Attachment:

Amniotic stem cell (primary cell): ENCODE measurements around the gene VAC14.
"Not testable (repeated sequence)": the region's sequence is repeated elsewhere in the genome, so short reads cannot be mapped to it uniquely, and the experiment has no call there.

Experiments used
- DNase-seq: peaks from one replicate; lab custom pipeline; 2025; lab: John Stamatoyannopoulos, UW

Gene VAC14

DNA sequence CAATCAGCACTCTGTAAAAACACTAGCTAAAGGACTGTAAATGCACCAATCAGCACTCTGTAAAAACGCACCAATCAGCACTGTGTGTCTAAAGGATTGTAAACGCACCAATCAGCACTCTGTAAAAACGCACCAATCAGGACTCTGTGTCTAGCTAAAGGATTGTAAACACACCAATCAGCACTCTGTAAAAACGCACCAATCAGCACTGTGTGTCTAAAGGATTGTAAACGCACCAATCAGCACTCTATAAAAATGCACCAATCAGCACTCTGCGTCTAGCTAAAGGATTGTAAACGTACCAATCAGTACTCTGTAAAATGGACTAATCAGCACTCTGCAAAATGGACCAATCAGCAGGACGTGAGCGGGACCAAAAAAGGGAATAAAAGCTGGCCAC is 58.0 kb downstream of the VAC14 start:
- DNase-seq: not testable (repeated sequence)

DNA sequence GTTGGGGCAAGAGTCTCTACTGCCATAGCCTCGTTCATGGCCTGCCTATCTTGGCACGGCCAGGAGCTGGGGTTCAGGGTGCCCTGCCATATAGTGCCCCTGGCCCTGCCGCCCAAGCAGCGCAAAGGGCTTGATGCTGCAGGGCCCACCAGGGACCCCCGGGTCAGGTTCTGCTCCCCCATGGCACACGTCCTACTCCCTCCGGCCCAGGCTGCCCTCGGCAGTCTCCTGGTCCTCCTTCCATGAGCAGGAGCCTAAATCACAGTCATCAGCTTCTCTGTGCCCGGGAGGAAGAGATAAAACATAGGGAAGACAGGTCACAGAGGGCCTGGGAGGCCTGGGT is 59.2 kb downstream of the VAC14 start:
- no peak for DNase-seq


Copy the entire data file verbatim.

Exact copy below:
Amniotic stem cell (primary cell): ENCODE measurements around the gene VAC14.
"Not testable (repeated sequence)": the region's sequence is repeated elsewhere in the genome, so short reads cannot be mapped to it uniquely, and the experiment has no call there.

Experiments used
- DNase-seq: peaks from one replicate; lab custom pipeline; 2025; lab: John Stamatoyannopoulos, UW

Gene VAC14

DNA sequence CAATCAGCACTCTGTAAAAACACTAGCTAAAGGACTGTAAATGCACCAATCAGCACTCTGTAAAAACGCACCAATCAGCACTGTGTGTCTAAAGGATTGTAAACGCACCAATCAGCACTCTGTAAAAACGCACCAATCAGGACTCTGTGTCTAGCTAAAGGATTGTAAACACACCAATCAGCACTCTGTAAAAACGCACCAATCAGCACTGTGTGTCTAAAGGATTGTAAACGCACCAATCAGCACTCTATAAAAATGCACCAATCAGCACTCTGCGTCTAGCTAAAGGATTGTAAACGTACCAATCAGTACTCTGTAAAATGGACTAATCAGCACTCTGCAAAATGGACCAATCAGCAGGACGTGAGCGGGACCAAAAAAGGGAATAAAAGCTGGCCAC is 58.0 kb downstream of the VAC14 start:
- DNase-seq: not testable (repeated sequence)

DNA sequence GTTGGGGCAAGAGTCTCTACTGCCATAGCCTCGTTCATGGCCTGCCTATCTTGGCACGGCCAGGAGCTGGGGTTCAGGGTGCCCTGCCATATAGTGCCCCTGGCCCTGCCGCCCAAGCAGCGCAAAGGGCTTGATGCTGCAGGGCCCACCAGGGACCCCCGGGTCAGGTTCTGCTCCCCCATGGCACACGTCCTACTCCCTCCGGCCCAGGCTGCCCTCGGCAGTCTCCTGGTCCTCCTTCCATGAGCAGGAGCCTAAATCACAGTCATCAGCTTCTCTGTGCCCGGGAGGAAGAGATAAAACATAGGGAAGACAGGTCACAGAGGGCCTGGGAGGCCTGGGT is 59.2 kb downstream of the VAC14 start:
- no peak for DNase-seq